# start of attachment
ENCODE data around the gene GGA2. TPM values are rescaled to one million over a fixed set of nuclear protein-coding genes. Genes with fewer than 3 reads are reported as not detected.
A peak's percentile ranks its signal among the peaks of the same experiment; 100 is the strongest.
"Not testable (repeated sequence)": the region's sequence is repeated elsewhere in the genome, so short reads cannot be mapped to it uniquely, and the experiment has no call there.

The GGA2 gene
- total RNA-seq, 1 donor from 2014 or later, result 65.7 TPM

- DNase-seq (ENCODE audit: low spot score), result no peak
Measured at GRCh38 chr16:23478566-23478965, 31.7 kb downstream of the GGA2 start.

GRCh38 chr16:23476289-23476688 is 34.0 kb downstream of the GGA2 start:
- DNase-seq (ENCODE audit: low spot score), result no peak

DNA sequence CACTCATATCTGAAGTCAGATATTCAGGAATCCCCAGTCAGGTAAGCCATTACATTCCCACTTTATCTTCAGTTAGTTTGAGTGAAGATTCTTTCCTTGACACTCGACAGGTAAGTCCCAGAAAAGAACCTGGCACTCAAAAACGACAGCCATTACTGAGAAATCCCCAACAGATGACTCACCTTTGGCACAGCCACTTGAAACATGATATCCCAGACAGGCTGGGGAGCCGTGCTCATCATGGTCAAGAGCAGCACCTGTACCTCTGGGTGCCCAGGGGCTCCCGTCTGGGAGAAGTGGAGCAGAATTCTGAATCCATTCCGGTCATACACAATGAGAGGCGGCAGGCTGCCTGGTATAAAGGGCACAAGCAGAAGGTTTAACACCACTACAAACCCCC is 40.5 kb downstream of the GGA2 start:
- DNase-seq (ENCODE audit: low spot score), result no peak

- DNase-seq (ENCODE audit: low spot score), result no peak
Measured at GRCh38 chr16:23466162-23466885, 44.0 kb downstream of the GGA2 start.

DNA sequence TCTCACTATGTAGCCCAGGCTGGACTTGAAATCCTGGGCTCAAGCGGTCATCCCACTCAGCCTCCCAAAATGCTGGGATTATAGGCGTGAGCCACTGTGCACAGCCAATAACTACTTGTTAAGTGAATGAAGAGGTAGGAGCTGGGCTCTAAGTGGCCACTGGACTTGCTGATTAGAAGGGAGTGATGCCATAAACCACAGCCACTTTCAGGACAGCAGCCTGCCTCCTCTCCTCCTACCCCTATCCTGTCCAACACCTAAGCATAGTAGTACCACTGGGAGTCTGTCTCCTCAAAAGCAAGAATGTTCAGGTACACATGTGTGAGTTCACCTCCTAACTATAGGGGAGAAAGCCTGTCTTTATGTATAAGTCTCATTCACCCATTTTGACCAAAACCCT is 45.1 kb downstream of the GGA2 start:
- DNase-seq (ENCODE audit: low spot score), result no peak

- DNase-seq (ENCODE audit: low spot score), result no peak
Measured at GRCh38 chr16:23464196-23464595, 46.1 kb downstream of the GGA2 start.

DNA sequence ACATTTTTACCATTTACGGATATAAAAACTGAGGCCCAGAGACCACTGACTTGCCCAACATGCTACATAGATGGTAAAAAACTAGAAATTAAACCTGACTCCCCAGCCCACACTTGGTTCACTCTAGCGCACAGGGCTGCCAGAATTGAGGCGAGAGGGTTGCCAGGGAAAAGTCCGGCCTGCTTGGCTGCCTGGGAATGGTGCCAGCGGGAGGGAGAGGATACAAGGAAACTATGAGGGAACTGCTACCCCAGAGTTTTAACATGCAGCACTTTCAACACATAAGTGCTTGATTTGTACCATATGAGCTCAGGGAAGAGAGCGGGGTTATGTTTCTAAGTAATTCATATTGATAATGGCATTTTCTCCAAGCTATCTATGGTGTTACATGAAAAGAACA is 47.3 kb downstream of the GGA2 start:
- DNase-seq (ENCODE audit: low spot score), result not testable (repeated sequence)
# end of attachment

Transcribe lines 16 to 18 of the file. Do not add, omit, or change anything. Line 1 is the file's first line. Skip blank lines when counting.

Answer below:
- DNase-seq (ENCODE audit: low spot score), result no peak
Measured at GRCh38 chr16:23464196-23464595, 46.1 kb downstream of the GGA2 start.

DNA sequence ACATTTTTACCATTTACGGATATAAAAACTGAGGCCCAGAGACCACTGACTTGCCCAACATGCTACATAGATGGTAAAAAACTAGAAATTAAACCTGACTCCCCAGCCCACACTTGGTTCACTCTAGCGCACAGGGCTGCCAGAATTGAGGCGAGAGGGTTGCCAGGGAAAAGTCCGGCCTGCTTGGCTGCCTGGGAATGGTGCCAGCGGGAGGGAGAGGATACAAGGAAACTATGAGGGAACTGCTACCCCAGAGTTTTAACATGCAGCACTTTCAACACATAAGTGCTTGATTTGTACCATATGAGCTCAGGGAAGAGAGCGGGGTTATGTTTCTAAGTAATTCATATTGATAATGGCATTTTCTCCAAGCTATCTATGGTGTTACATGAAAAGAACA is 47.3 kb downstream of the GGA2 start: